The book of Proverbs is perhaps the best place in the Bible to learn of biblical wisdom. Proverbs 1:7 speaks of both biblical knowledge and wisdom: “The fear of the LORD is the beginning of knowledge, / but fools despise wisdom and instruction.” To fear the Lord is to start on the path to knowledge, and God can then begin to provide us with wisdom through Christ, who the Bible says is wisdom itself: “It is because of him that you are in Christ Jesus, who has become for us wisdom from God—that is, our righteousness, holiness and redemption” (1 Corinthians 1:30). Knowledge is what is gathered over time through the study or searching of the Scriptures. It can be said that wisdom, in turn, acts properly upon that knowledge and the truth is revealed.

A couple of things: I challenge you to read the whole Book of Proverbs. Read a chapter a day and reflect upon the precepts or principles presented. My guess is you will gain wisdom, insight and likely some inspiration. Go for it!

I pose this question: With all the knowledge we have; “How do we make wise decisions? When you have multiple options in front of you, how do you determine which is the best choice? How do you avoid a bad choice?

If you are anything like me, you want to make wise decisions. There are times I have done very well in decision-making and there are times I have blown it big time. So I’ve had to teach myself how to make the best decision I possibly can. There’s a process in wise decision-making which I’ll briefly share with you this Sunday morning in worship. It has helped me in making better choices. It just might help you!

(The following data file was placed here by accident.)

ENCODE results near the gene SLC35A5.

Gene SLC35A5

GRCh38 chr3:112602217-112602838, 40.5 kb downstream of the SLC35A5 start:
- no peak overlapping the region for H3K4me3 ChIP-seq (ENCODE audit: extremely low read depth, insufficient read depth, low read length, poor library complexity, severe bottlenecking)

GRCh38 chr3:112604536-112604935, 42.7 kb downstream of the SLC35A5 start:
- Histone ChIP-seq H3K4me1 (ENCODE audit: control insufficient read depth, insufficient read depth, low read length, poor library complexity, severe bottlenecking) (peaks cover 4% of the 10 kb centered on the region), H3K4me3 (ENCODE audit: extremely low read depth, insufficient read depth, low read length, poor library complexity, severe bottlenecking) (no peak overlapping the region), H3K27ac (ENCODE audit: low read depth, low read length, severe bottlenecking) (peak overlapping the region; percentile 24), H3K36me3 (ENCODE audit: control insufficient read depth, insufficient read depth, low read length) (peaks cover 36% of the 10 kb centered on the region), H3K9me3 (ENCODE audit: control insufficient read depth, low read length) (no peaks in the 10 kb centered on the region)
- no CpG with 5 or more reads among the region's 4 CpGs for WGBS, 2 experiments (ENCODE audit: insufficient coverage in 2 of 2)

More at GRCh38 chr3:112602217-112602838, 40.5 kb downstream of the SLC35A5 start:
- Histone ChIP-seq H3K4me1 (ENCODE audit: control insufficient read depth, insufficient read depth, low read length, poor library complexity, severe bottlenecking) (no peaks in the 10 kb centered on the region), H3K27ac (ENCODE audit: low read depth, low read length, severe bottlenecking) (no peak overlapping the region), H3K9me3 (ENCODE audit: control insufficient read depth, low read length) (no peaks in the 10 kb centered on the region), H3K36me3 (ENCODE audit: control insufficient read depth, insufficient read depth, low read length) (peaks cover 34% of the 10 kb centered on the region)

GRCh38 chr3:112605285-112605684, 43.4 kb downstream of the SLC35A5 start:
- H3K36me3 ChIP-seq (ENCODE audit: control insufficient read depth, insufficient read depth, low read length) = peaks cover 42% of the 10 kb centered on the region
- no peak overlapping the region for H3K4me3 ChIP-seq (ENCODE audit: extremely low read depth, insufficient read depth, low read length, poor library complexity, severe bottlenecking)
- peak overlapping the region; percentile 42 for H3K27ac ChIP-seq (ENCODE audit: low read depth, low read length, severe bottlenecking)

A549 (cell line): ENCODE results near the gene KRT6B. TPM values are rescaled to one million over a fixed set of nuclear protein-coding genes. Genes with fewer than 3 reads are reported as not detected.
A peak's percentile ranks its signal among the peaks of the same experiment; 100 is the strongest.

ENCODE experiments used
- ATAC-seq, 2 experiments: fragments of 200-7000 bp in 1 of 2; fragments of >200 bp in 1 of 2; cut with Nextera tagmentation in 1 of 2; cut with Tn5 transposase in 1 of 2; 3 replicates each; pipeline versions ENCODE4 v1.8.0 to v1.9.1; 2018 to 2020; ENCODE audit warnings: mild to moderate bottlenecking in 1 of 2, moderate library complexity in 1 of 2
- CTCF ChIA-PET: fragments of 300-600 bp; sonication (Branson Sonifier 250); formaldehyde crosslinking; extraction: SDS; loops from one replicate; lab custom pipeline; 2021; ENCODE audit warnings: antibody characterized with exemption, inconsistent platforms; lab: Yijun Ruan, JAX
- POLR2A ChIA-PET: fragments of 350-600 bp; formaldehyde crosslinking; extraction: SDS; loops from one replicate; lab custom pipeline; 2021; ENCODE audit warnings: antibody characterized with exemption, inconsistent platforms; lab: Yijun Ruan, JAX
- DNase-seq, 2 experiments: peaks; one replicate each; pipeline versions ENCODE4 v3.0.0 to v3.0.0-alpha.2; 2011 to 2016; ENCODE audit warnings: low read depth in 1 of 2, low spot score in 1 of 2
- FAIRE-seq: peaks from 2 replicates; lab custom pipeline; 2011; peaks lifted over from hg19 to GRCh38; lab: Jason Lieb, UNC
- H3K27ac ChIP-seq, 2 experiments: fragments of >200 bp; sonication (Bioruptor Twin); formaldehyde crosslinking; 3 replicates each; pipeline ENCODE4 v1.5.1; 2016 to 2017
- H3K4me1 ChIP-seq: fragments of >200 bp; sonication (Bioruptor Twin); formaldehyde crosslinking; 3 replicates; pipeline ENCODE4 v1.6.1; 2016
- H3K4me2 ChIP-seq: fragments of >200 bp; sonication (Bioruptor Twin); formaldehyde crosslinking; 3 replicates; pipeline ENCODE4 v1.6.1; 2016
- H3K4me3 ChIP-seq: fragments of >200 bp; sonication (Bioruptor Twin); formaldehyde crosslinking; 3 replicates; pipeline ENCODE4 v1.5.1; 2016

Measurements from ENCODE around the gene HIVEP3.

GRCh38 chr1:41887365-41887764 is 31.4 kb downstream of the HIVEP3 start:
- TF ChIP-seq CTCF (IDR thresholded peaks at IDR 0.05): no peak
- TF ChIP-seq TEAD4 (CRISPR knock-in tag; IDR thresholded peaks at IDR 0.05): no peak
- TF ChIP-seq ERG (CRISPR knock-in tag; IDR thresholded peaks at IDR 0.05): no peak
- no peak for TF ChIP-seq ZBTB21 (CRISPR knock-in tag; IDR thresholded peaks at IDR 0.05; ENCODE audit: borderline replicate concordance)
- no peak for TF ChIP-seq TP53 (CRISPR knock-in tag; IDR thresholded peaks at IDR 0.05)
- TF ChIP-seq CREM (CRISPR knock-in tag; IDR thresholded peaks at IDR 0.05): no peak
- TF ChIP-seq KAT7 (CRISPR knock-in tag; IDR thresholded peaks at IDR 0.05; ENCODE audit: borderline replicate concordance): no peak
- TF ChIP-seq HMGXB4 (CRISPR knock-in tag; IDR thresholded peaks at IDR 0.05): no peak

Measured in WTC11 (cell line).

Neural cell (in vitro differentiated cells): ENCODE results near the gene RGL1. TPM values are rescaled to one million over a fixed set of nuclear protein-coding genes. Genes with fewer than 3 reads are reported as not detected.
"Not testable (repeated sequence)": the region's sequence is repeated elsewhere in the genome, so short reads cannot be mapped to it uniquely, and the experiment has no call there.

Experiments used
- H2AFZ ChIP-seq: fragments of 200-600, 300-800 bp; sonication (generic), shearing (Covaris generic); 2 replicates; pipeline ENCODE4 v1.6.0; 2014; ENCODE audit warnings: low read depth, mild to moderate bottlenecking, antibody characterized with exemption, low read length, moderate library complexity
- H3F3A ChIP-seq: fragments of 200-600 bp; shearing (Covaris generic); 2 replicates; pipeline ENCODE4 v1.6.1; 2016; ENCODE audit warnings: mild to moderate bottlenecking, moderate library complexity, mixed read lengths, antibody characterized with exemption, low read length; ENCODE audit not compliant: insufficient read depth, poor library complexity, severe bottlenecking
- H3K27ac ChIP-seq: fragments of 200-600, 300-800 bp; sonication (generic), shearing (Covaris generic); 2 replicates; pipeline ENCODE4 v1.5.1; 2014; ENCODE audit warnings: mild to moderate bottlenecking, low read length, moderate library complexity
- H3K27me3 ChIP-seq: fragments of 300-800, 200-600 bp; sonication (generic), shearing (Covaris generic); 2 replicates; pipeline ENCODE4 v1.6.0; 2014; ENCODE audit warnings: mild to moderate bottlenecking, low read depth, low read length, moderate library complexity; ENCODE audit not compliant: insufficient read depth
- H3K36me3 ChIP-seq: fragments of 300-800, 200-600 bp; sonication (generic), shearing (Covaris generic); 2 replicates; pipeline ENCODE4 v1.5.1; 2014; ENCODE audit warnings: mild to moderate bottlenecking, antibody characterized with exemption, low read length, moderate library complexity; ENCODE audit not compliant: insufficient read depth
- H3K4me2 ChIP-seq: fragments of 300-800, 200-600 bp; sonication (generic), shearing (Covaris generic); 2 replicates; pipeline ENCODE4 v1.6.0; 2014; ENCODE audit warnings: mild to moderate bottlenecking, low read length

Blessings in Christ,
Pastor Dave

Ancient Wisdom for Today

Proverbs reminds us, “The beginning of wisdom is this: Get wisdom, and whatever else you get, get insight. In the 21st century we’ve got it backwards: Get insight (knowledge) and whatever else you get, get wisdom. There’s a prevalent thought in society that wisdom comes with old age. Arguably, that is true; however, it is also true that one need not wait for old age before one gains wisdom. Wisdom that comes from God can be received at anytime, at any age.

It’s been said: “Knowledge is power”, and that may very well be true. But it is also true that Wisdom is power-full; annointed with God’s wisdom we are “power-filled”, empowered for life. Chuck Swindoll, in his book Wisdom for the Way writes: